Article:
Media agency IPG Mediabrands said it has formed a consortium including A+E Networks, Cablevision and Tribune that will work towards automating more of the commercial buying process.
The buying and selling of TV commercials has remained a hands on person-to-person business even as digital media has moved to a system of exchanges where computer handle the bidding for advertising space in real time. The TV business has resisted automation largely out of concern that their inventory would become a commodity and that sales people would no longer be able to command premium prices for spots in their programming.
IPG, which has been working on its automation initiative for six months, said its goals are to deliver more precise targeting and greater performance through the use of data; to find opportunities to streamline media negotiations through technology-based buying platforms; and to apply technology to automate legacy buying systems across traditional and digital media.
Working with the members of the consortium-which also includes AOL and Clear Channel Media and Entertainment-IPG says it will have access to display, video, mobile, digital out-of-home, radio and TV inventory. Some of the inventory was not previously available through automated buying systems.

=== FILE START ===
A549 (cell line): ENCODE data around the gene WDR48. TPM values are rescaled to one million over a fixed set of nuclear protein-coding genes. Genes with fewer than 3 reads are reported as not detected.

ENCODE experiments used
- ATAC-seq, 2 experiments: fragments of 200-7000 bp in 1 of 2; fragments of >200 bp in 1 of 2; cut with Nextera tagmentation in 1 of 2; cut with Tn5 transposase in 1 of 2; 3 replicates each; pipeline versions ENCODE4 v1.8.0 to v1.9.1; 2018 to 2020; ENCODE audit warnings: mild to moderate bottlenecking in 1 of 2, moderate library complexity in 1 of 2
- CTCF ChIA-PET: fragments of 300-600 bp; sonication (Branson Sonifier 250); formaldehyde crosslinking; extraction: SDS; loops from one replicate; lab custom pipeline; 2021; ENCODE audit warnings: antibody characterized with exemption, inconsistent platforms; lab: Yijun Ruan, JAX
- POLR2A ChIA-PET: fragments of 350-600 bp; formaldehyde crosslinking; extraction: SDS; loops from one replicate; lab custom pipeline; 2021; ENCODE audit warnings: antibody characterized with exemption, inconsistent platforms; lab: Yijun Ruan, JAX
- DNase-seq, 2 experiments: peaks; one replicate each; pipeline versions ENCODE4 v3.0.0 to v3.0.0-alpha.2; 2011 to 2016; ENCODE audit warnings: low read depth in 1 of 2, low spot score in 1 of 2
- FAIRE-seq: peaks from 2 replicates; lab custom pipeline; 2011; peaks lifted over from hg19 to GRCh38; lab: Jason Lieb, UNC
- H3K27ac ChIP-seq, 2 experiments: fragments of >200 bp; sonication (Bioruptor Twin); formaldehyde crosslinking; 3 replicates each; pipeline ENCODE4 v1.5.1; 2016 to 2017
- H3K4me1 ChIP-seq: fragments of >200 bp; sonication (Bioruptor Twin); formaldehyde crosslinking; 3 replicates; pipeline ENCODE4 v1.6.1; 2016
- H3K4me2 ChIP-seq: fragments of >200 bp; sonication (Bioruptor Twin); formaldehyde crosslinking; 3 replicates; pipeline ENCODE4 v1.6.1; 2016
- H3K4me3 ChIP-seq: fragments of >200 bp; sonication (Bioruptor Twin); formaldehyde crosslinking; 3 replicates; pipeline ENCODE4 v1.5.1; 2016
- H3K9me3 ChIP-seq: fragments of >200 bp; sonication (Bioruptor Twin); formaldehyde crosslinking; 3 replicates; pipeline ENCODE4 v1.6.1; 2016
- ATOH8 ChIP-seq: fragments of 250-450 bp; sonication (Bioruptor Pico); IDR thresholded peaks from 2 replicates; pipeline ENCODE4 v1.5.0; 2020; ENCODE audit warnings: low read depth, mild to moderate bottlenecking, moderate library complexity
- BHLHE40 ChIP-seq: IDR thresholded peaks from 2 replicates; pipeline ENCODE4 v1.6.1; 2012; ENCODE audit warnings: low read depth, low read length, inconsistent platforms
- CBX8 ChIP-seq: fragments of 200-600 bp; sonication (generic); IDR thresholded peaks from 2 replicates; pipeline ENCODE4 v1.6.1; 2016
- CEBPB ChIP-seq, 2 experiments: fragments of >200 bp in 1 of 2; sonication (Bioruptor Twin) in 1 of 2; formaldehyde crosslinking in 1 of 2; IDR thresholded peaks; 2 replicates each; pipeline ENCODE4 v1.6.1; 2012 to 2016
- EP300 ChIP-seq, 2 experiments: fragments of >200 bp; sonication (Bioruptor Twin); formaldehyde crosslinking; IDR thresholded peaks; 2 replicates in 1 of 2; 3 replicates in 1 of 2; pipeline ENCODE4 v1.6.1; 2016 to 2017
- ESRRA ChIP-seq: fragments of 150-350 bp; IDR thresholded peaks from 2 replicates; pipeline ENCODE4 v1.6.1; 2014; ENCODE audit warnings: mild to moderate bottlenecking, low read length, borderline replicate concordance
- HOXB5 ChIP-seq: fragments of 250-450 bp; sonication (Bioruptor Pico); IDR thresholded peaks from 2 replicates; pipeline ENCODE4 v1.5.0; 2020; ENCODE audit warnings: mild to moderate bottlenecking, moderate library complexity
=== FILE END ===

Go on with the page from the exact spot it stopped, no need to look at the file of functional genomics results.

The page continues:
"We estimate that about half of the annual media investments will be delivered via more automated channels by 2016. The good news is that our charter members were quick to sign on to develop a plan forward," Tim Spengler said in a statement. "Our goal is to ignite real change in the way media is transacted for the industry. I look forward to other industry leaders joining this consortium to help move the industry forward."
"Cablevision is committed to pursuing any opportunity that results in an improved television experience for consumers and advertisers," said Tad Smith, Cablevision's president of Local Media. "Our work with IPG Mediabrands and the Consortium will accelerate the pace of innovation in TV advertising by using technology to drive meaningful advancements for the entire industry."